A Dynamic Perspective
Edited by Alain Fayolle, Sarah L. Jack, Wadid Lamine and Didier Chabaud
Chapter 12: Entrepreneurial mingling secrets: investigating the performance impact of network structure for control-based entrepreneurship using agent-based simulation
‘Knowing many people is good for business; keeping them apart is even better’ captures the essence of research regarding the position and shape of entrepreneurial social networks. Current research focuses on high-level relationships, ignoring underlying processes. Consequently, its applicability to novel approaches such as control-based entrepreneurship, a decision logic designed for highly uncertain environments, is limited. Fostering co-creation and strong involvement of partners, control-based entrepreneurship is conceptually at odds with current networking strategies emphasizing transactional relationships, arbitrage and brokering between contacts. In this study, we therefore re-evaluate current theories regarding network position and shape for control-based entrepreneurship. We use a computer simulation of effectuation, a prototype of control-based entrepreneurship. We reveal the starkly different mechanics that lead to a similarly positive impact of network position yet completely contrasting results for network shape. Proposing tertius iungens as an alternative theoretical foundation, we demonstrate how control-based entrepreneurship reorganizes social networks towards a dense web with few structural holes, high personal centrality and highly constrained stakeholders.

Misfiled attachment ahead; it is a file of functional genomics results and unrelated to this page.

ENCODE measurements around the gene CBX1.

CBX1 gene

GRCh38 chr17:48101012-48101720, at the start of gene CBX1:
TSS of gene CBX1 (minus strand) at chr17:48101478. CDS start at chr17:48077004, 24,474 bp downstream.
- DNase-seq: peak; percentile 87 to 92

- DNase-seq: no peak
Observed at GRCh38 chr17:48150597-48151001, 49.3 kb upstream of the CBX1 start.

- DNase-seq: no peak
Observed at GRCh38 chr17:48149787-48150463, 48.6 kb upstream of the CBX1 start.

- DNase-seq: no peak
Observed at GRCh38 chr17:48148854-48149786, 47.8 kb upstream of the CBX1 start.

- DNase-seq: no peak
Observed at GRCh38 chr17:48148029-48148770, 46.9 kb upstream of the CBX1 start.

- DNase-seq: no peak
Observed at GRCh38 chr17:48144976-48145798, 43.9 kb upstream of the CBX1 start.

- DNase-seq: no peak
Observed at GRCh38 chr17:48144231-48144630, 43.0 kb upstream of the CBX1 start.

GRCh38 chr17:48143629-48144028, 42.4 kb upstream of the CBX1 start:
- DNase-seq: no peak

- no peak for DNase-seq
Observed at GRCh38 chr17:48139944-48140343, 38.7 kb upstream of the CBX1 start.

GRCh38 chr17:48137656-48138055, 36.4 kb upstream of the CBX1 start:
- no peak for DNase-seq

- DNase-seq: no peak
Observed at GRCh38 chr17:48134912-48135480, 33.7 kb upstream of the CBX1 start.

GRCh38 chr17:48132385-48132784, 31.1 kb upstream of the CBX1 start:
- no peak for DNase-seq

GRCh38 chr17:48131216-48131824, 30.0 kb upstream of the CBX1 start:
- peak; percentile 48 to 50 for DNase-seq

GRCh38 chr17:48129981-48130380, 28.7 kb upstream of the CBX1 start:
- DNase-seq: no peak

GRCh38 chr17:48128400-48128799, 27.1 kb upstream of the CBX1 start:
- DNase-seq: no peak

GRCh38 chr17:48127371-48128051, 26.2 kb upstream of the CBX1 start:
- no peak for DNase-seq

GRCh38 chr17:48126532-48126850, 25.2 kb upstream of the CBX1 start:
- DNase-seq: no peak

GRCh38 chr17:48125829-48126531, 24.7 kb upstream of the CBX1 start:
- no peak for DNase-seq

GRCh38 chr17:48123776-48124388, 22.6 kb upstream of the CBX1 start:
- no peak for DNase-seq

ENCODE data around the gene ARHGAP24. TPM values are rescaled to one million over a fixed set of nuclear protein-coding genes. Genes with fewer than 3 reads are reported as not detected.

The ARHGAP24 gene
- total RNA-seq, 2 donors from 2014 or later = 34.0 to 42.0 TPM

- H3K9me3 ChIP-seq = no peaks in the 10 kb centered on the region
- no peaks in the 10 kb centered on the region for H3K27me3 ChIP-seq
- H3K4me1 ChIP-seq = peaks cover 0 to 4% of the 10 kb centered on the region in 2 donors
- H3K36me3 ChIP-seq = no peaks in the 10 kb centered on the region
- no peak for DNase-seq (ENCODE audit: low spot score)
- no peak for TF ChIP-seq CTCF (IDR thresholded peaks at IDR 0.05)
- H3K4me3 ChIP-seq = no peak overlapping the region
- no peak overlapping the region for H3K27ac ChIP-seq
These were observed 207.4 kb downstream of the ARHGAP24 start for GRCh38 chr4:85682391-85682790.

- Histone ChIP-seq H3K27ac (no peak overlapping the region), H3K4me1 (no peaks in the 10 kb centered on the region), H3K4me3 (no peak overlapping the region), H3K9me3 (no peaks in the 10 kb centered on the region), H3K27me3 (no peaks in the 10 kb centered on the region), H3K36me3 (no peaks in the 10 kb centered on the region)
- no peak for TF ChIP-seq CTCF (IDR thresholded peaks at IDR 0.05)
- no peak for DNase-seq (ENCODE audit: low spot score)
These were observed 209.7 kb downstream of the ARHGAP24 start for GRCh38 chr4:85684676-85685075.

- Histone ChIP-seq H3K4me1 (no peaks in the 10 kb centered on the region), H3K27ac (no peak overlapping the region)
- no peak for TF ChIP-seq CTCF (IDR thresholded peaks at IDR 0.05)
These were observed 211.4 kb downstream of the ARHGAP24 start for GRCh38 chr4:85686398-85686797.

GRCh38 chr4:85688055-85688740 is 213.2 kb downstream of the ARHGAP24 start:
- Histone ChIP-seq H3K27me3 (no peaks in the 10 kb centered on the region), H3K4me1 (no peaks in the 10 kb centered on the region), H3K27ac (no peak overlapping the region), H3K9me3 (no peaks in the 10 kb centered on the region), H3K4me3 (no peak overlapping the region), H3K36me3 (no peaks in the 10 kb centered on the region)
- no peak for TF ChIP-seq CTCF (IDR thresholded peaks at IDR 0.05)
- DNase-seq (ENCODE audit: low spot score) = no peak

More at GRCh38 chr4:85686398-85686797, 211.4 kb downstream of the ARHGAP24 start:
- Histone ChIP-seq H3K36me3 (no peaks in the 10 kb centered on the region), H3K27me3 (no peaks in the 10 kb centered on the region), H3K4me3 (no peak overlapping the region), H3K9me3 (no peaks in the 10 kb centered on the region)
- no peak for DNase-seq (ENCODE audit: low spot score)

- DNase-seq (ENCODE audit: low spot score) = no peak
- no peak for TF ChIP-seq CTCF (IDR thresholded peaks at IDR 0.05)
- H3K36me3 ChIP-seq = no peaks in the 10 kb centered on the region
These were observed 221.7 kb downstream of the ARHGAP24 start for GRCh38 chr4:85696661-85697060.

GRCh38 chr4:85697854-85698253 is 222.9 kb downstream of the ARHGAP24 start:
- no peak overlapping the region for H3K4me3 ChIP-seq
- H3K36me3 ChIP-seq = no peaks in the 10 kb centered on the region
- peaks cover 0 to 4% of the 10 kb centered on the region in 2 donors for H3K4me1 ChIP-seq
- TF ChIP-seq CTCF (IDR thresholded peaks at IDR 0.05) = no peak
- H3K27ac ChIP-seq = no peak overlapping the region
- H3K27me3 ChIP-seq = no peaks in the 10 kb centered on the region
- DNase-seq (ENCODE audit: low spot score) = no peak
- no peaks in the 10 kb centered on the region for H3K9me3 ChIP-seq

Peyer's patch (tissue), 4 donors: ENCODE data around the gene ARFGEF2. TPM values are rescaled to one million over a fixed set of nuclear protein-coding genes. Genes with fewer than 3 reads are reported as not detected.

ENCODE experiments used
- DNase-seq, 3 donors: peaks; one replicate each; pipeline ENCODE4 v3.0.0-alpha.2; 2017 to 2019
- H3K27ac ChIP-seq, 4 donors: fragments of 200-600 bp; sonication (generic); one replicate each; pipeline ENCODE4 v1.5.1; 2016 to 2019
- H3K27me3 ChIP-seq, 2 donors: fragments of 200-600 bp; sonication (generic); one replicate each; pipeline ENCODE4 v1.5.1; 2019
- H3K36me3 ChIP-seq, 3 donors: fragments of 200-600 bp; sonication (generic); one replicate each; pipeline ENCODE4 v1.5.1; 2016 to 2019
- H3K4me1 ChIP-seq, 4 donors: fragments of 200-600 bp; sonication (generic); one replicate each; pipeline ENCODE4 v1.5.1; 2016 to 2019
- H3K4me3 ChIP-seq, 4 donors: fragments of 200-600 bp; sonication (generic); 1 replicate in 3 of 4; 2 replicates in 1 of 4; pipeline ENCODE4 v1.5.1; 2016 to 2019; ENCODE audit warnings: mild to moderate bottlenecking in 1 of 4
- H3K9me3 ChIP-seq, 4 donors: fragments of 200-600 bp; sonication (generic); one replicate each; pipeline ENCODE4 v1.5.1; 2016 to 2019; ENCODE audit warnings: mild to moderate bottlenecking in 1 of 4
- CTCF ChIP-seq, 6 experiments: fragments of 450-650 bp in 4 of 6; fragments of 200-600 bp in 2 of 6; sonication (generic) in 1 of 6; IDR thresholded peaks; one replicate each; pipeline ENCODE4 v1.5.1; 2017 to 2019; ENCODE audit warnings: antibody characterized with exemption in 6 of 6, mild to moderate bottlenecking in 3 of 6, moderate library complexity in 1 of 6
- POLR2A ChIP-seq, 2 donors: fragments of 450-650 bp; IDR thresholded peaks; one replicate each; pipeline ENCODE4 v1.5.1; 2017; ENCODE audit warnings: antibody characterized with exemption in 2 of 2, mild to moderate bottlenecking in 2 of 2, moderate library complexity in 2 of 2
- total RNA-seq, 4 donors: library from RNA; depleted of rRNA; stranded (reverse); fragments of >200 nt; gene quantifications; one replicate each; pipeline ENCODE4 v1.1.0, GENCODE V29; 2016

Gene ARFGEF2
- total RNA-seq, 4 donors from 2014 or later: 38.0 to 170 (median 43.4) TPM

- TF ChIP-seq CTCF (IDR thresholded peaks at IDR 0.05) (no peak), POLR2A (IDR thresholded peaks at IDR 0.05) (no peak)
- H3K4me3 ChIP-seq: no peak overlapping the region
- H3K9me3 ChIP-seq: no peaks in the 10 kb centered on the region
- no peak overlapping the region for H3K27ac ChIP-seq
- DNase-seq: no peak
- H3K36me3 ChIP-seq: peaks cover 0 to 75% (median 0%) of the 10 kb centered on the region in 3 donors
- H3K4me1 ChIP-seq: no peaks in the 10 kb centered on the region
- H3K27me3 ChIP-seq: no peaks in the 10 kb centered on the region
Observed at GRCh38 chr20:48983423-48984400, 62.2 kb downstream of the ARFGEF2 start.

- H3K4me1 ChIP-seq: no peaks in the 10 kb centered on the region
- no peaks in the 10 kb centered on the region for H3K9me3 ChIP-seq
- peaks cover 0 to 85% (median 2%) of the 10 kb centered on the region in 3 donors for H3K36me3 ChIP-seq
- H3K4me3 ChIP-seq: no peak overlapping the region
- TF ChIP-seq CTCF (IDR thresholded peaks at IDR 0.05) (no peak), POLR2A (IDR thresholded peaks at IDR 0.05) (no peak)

You are not authenticated to view the full text of this chapter or article.
Elgaronline requires a subscription or purchase to access the full text of books or journals. Please login through your library system or with your personal username and password on the homepage.
Non-subscribers can freely search the site, view abstracts/ extracts and download selected front matter and introductory chapters for personal use.
Your library may not have purchased all subject areas. If you are authenticated and think you should have access to this title, please contact your librarian.